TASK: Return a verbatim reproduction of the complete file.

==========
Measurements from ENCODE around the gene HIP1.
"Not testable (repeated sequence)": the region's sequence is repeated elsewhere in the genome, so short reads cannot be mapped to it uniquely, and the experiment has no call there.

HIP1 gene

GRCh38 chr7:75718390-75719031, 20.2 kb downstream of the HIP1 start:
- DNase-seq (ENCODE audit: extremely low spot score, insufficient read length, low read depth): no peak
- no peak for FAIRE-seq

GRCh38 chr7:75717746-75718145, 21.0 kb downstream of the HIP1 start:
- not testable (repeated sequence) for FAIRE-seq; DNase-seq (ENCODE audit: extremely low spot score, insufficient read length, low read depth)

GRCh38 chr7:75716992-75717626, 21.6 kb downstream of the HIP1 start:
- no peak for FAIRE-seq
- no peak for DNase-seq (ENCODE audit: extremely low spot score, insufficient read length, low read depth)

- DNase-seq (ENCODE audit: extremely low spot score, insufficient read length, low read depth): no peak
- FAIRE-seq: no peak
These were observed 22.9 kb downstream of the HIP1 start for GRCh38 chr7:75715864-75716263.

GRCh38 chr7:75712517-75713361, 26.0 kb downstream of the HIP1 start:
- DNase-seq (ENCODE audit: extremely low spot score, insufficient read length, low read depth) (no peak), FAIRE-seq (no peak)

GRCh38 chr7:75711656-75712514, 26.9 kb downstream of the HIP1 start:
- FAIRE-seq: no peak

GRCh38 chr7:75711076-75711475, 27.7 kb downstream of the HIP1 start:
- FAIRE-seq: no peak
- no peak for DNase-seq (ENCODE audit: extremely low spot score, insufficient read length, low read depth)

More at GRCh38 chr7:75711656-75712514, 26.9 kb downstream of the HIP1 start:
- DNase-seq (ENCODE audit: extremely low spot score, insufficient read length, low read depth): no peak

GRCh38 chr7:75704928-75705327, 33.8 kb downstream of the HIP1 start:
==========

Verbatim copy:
Measurements from ENCODE around the gene HIP1.
"Not testable (repeated sequence)": the region's sequence is repeated elsewhere in the genome, so short reads cannot be mapped to it uniquely, and the experiment has no call there.

HIP1 gene

GRCh38 chr7:75718390-75719031, 20.2 kb downstream of the HIP1 start:
- DNase-seq (ENCODE audit: extremely low spot score, insufficient read length, low read depth): no peak
- no peak for FAIRE-seq

GRCh38 chr7:75717746-75718145, 21.0 kb downstream of the HIP1 start:
- not testable (repeated sequence) for FAIRE-seq; DNase-seq (ENCODE audit: extremely low spot score, insufficient read length, low read depth)

GRCh38 chr7:75716992-75717626, 21.6 kb downstream of the HIP1 start:
- no peak for FAIRE-seq
- no peak for DNase-seq (ENCODE audit: extremely low spot score, insufficient read length, low read depth)

- DNase-seq (ENCODE audit: extremely low spot score, insufficient read length, low read depth): no peak
- FAIRE-seq: no peak
These were observed 22.9 kb downstream of the HIP1 start for GRCh38 chr7:75715864-75716263.

GRCh38 chr7:75712517-75713361, 26.0 kb downstream of the HIP1 start:
- DNase-seq (ENCODE audit: extremely low spot score, insufficient read length, low read depth) (no peak), FAIRE-seq (no peak)

GRCh38 chr7:75711656-75712514, 26.9 kb downstream of the HIP1 start:
- FAIRE-seq: no peak

GRCh38 chr7:75711076-75711475, 27.7 kb downstream of the HIP1 start:
- FAIRE-seq: no peak
- no peak for DNase-seq (ENCODE audit: extremely low spot score, insufficient read length, low read depth)

More at GRCh38 chr7:75711656-75712514, 26.9 kb downstream of the HIP1 start:
- DNase-seq (ENCODE audit: extremely low spot score, insufficient read length, low read depth): no peak

GRCh38 chr7:75704928-75705327, 33.8 kb downstream of the HIP1 start: